With the ninth anniversary of the 9/11 attacks upon us, it’s hard to avoid the sense that there is an angry edge to what had, in the past, been a somber, solemn occasion.
Yes, a big part of this is the roiling debate over the proposed mosque near Ground Zero. This debate shows no signs of going away any time soon.
Whatever you happen to believe about the mosque proposal, most decent folks agree that September 11 is a day to set aside such differences and remember the sacrifices made in lower Manhattan on that sad day.
Trouble is, it’s getting harder and harder to focus only on the acts of bravery and valiance.
You’ve got hate preachers such as Bill Keller traveling to Ground Zero to put on an ugly show.
You’ve got ailing first responders still suffering from the effects of the work they did at the pile.
And you’ve got all manner of conspiracy theorists still trying to figure out whether it was President Bush or the United Nations or some other evil genius who actually toppled the buildings that day, rather than al-Qaeda.
In short, it’s increasingly difficult to follow the noble example of service and sacrifice set on that terrible day nine years ago.
Thankfully, we have the Lynch family to remind us.
“We always knew we wanted to make something good out of evil,” Jack Lynch said in an interview this past weekend.
Lynch, a Kerry native, is the father of Michael Francis Lynch, a Bronx-born firefighter who had been assigned to a firehouse in his native borough. On September 11, 2001, however, Michael had been rotated to a Manhattan house. He was one of a dozen firefighters to die from that house when the towers fell.
“Even before we found Michael,” Jack Lynch added, “we knew we wanted to do something positive.”
It was not until March 2002 that Michael’s remains were identified, in part because of the green Celtic Cross on his shoulder. It was said that Michael’s remains were intertwined with that of another person, indicating he’d been assisting this person at the time of the collapse.
In the weeks and months which followed 9/11, the Lynch family -- Jack and his Sligo-born wife, Kathleen, raised 10 children -- decided to start a college scholarship fund in Michael’s name. To date, the Michael Lynch Memorial has granted well over $1 million in scholarship money to children of FDNY families, as well as victims of 9/11, or other fires or disasters.
“It’s actually closer to a million and a half now,” Lynch notes with understandable pride.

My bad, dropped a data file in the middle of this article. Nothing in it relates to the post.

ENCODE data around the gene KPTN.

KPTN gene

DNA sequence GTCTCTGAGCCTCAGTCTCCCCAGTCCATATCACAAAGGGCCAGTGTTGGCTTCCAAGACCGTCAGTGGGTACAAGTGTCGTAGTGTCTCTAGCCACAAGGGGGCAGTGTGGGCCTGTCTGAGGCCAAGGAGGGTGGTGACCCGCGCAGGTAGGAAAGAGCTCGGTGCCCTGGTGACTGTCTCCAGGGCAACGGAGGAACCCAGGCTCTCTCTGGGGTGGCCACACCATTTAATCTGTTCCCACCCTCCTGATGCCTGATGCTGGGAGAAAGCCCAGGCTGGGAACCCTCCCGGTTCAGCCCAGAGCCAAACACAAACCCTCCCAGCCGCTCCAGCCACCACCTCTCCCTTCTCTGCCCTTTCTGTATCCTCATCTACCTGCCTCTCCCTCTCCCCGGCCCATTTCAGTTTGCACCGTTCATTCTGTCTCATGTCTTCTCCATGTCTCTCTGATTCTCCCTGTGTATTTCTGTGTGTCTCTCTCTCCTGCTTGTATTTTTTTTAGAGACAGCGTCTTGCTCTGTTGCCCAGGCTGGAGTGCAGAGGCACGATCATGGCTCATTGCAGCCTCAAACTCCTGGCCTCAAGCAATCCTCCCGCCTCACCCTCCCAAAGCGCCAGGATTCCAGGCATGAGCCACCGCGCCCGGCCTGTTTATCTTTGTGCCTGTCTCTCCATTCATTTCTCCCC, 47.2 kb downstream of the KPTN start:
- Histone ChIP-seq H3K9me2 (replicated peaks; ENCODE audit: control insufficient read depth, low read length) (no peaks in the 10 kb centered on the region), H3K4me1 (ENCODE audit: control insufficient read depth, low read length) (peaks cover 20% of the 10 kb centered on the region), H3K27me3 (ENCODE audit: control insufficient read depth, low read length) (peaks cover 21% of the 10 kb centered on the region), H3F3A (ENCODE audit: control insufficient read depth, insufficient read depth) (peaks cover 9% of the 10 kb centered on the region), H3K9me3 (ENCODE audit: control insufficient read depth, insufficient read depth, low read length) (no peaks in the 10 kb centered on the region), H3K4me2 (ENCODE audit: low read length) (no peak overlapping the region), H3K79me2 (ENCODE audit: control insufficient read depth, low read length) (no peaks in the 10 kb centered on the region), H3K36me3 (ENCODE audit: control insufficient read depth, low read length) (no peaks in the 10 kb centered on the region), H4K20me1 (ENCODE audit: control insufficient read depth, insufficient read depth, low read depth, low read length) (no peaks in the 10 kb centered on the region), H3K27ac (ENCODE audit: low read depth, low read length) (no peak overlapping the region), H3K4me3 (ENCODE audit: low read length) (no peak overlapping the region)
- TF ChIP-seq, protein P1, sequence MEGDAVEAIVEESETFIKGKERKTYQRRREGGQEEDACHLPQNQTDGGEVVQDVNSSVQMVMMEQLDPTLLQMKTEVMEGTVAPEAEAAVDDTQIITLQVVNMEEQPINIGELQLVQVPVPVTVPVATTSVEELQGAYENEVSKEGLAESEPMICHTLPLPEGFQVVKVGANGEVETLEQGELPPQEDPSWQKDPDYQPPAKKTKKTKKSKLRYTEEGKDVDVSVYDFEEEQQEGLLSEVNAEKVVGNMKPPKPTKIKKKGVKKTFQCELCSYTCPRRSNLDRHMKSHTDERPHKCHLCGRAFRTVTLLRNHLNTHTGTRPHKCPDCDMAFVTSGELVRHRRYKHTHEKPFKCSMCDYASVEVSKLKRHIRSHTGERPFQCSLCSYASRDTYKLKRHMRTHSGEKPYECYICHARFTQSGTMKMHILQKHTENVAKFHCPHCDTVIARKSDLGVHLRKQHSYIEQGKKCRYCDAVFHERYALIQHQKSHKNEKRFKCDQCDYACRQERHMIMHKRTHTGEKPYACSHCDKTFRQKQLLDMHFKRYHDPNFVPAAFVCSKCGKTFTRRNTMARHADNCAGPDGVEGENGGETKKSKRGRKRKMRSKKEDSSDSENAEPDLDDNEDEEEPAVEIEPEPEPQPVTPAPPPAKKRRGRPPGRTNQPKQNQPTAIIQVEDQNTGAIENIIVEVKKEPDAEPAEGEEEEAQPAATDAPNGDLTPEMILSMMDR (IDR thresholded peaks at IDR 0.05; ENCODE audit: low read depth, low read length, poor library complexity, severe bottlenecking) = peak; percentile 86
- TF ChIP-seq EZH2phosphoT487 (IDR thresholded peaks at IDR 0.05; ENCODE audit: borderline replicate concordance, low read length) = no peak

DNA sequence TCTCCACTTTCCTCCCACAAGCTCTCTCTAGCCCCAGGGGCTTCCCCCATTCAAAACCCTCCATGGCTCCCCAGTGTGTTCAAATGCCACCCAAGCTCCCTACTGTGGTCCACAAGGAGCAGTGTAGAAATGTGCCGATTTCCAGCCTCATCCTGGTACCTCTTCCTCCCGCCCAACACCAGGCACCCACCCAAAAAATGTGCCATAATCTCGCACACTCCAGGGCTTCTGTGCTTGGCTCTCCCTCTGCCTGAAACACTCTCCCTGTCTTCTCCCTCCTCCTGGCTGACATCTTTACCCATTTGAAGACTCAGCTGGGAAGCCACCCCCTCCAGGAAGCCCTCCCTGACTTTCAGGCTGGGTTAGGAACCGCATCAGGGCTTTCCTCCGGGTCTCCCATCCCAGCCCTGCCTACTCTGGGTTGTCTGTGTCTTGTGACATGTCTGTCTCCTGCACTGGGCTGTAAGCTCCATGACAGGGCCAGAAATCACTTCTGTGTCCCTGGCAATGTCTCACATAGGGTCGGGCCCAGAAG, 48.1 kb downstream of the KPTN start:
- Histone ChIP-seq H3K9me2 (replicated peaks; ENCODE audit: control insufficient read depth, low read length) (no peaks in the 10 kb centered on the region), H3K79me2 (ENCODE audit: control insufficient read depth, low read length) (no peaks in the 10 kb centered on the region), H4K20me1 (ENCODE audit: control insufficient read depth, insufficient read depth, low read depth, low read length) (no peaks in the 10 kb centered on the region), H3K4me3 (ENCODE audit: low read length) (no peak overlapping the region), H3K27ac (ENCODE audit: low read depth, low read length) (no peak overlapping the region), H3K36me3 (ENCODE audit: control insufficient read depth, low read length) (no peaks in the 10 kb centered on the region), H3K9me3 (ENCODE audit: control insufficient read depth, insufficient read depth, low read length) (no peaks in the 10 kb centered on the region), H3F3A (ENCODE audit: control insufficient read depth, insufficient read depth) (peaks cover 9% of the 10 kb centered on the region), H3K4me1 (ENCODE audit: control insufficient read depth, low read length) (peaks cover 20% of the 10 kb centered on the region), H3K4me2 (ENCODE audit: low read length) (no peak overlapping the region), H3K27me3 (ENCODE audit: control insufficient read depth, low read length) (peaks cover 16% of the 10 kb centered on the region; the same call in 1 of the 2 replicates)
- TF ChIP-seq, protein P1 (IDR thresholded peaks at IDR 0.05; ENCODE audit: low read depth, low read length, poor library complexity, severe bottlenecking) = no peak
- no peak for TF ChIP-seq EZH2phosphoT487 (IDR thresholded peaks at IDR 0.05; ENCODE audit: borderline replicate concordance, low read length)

Kaitlyn Hurley, one of the recipients of a grant from the Michael Lynch Foundation, recently said, “My family and I are extremely grateful to receive this award. This grant will aid in the pursuit of my nursing education. I only hope that I can make a difference by helping others like Michael Lynch and the FDNY have.”
In this sense, despite the terrible loss they have endured, the Lynches have done something so many of us have been unable to do. They have risen above the day-to-day squabbles which inevitably distract us in this post-9/11 world and continued to set an example of service and dedication and sacrifice.
Indeed, the Michael Lynch Foundation (www.mlynch.org) is very much a family affair, with each of Mike’s brothers and sisters playing integral roles.
For example, the ninth annual Lynch Foundation golf outing will be held on September 17 at Pelham Bay Golf Course in the Bronx. That event, along with many others throughout the year, is organized by Michael’s brother Thomas.
Other family members handle the scholarship application process, the foundation’s legal business, its website and more.
All of this volunteer work is crucial, Jack Lynch notes, because running the memorial “is a lot work.”
But he also notes, “The other thing that I think is really important is that 98% of the money we receive goes directly to the students. I think that’s appealing to a lot of people.”
This September 11, we should not only remember the valiant sacrifices of Michael Lynch and his fallen comrades.
We should also strive to emulate the Lynch family, who remind us that the most noble thing we can do is simply try to make the world a better place.